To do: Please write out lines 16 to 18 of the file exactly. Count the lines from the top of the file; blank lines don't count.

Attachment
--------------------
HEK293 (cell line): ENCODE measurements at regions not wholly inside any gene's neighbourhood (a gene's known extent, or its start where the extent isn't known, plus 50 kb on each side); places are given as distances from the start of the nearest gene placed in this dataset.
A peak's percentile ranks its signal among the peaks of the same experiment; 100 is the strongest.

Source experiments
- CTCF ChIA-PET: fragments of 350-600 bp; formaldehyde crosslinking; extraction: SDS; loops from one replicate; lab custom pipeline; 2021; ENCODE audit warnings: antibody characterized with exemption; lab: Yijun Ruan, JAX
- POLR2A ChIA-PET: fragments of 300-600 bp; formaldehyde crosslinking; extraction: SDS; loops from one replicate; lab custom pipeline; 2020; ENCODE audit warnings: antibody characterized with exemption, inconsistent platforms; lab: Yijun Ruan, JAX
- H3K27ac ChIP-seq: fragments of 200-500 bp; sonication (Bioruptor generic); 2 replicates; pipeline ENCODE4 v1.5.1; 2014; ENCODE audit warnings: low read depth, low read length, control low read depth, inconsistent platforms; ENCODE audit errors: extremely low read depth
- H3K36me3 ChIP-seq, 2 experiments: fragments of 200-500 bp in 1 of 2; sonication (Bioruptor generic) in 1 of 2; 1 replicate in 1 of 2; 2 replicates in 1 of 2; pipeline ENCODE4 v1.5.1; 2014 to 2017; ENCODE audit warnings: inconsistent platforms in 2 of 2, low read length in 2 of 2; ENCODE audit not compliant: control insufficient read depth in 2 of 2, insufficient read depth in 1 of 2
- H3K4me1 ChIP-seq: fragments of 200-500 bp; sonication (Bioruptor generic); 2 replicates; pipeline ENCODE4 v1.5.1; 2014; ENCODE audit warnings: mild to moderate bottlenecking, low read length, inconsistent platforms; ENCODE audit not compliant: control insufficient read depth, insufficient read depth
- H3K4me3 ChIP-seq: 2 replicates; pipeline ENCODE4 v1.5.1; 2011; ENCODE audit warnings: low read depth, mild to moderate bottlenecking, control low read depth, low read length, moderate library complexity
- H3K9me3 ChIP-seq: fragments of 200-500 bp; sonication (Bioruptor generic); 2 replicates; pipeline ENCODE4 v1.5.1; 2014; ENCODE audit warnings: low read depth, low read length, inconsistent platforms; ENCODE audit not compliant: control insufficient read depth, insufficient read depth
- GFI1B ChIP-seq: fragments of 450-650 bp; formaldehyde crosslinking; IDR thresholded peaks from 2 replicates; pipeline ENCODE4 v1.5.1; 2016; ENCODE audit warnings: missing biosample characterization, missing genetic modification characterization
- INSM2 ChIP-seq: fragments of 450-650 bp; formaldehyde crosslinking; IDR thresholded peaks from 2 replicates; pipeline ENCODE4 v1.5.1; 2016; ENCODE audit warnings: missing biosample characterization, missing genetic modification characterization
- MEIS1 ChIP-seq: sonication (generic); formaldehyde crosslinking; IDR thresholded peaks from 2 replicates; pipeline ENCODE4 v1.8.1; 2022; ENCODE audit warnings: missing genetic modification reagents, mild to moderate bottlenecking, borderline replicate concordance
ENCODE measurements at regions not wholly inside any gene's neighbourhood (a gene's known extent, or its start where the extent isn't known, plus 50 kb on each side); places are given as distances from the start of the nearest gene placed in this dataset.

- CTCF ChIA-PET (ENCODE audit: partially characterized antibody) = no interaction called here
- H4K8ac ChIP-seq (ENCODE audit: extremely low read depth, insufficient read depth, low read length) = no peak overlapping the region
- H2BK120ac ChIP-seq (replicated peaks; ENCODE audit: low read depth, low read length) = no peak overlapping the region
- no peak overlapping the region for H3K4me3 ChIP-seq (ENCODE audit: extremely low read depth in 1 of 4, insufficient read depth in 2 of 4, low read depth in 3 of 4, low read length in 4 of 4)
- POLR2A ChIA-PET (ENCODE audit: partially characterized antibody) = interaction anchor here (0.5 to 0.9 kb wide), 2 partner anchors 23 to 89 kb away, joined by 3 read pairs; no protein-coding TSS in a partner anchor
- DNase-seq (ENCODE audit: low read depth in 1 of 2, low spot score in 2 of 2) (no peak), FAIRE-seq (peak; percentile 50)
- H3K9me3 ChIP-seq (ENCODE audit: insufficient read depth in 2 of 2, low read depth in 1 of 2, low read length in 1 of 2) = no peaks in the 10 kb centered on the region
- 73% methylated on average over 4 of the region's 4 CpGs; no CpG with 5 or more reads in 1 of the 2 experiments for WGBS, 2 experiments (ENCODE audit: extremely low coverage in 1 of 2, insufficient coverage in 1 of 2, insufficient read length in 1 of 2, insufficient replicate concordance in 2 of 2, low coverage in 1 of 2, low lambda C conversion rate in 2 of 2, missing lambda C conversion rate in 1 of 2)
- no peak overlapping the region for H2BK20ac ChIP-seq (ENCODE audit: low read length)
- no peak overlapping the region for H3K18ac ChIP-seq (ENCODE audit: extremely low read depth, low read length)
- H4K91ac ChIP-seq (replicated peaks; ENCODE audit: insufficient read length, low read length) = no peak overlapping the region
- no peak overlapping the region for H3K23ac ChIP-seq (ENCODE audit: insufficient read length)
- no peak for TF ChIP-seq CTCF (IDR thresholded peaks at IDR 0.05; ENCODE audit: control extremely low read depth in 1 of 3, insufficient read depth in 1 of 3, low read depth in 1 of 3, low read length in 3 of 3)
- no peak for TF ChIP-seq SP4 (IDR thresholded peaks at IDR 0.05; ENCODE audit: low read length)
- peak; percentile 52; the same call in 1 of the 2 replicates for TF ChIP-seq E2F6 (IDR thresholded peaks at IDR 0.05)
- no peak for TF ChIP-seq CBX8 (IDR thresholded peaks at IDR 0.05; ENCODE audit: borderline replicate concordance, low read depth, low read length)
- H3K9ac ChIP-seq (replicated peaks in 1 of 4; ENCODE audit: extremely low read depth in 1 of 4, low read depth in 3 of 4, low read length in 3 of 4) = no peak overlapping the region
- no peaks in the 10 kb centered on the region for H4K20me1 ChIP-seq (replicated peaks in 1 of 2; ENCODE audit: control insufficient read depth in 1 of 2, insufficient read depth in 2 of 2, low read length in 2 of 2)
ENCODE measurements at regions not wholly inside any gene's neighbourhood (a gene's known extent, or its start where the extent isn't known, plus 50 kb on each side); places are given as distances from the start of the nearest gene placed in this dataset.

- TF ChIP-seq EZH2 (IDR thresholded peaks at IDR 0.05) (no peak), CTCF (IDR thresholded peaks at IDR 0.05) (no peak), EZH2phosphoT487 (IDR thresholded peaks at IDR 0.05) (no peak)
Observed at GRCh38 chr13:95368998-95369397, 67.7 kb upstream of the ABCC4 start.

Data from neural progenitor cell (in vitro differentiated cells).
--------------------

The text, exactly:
- H4K8ac ChIP-seq (ENCODE audit: extremely low read depth, insufficient read depth, low read length) = no peak overlapping the region
- H2BK120ac ChIP-seq (replicated peaks; ENCODE audit: low read depth, low read length) = no peak overlapping the region
- no peak overlapping the region for H3K4me3 ChIP-seq (ENCODE audit: extremely low read depth in 1 of 4, insufficient read depth in 2 of 4, low read depth in 3 of 4, low read length in 4 of 4)